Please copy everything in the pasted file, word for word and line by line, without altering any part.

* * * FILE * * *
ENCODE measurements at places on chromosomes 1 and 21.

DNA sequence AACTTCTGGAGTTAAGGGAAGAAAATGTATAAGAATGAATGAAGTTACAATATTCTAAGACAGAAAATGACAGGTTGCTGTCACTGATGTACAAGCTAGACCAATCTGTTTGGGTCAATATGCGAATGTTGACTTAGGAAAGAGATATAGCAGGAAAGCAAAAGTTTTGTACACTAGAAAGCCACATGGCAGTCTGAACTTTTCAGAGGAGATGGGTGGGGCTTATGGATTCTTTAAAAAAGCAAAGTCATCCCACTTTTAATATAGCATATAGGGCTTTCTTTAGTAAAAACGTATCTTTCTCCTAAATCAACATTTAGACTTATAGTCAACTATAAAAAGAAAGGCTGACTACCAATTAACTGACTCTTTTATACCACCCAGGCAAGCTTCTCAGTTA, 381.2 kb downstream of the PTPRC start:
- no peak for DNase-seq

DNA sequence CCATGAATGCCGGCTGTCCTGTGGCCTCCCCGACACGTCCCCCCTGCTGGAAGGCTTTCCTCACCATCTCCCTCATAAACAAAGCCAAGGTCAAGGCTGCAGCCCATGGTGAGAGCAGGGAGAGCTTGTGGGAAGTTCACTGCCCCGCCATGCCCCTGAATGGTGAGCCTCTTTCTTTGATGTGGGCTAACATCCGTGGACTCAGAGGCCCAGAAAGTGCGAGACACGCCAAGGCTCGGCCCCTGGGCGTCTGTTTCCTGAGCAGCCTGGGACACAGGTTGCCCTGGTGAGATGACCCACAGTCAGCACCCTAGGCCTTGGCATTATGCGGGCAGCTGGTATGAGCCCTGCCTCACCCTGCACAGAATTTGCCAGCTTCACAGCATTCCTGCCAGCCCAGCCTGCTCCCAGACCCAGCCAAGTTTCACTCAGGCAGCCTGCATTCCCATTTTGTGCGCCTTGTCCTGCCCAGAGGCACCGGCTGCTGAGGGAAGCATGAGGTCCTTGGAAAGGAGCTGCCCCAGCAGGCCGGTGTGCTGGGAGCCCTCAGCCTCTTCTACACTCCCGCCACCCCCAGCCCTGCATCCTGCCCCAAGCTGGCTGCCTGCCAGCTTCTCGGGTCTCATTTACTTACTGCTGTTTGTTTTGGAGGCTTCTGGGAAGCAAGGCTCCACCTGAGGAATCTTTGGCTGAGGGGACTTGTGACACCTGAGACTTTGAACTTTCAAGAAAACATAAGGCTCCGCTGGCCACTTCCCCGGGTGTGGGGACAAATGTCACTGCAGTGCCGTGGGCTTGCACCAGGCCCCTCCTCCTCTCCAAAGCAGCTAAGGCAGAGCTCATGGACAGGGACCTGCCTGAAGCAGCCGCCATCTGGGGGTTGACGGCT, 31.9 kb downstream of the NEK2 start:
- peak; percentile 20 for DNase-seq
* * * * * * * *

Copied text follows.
ENCODE measurements at places on chromosomes 1 and 21.

DNA sequence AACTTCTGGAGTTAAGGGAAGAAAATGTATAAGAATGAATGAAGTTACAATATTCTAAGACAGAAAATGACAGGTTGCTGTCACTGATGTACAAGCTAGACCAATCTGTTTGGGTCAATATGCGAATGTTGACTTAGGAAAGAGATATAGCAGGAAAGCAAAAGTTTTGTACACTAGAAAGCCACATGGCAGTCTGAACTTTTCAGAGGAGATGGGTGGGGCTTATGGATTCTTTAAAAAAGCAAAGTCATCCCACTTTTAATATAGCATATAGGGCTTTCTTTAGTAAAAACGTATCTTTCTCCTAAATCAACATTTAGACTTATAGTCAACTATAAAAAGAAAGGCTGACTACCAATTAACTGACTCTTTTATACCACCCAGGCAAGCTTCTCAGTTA, 381.2 kb downstream of the PTPRC start:
- no peak for DNase-seq

DNA sequence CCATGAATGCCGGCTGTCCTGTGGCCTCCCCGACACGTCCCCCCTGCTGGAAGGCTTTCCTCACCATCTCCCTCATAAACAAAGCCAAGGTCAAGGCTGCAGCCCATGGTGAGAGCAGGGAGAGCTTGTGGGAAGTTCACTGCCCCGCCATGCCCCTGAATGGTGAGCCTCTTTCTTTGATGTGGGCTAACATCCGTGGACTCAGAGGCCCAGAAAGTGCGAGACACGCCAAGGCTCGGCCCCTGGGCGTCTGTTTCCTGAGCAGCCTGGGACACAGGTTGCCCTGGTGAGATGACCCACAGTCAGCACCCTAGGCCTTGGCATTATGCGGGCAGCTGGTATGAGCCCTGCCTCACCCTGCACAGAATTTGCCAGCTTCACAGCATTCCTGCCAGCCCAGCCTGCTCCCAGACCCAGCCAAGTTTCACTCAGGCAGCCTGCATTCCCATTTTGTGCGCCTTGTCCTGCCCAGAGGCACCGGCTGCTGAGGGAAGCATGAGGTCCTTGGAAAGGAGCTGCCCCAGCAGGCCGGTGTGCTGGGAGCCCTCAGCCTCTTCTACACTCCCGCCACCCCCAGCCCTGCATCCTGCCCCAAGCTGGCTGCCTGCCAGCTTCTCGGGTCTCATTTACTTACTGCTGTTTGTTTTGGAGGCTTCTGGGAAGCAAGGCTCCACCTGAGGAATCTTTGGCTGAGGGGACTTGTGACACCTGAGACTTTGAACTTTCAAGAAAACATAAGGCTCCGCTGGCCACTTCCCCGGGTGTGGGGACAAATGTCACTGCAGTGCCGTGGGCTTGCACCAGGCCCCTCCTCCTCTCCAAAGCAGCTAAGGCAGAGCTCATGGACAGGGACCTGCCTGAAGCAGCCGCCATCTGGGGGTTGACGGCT, 31.9 kb downstream of the NEK2 start:
- peak; percentile 20 for DNase-seq